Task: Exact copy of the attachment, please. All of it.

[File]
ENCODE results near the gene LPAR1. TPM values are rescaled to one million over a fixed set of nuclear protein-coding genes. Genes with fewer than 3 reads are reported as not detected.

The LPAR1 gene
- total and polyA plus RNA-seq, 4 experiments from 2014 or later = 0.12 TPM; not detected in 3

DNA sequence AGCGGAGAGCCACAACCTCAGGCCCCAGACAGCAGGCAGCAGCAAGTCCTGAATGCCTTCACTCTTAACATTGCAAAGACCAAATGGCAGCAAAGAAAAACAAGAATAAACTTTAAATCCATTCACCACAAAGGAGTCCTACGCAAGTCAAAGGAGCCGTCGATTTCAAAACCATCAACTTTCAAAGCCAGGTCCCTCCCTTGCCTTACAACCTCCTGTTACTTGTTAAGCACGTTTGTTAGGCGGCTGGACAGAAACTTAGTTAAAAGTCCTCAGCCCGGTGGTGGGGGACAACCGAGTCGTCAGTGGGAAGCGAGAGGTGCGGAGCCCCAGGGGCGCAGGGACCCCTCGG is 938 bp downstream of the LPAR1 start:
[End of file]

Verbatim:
ENCODE results near the gene LPAR1. TPM values are rescaled to one million over a fixed set of nuclear protein-coding genes. Genes with fewer than 3 reads are reported as not detected.

The LPAR1 gene
- total and polyA plus RNA-seq, 4 experiments from 2014 or later = 0.12 TPM; not detected in 3

DNA sequence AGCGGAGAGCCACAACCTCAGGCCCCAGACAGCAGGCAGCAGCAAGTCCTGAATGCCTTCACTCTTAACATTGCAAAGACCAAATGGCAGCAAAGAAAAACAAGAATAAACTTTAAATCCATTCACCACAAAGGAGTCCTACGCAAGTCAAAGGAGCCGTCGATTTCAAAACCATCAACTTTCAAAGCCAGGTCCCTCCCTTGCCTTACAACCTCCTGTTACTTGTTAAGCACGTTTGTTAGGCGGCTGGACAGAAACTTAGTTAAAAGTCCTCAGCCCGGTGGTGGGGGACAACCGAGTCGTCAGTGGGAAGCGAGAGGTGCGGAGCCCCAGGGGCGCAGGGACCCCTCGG is 938 bp downstream of the LPAR1 start: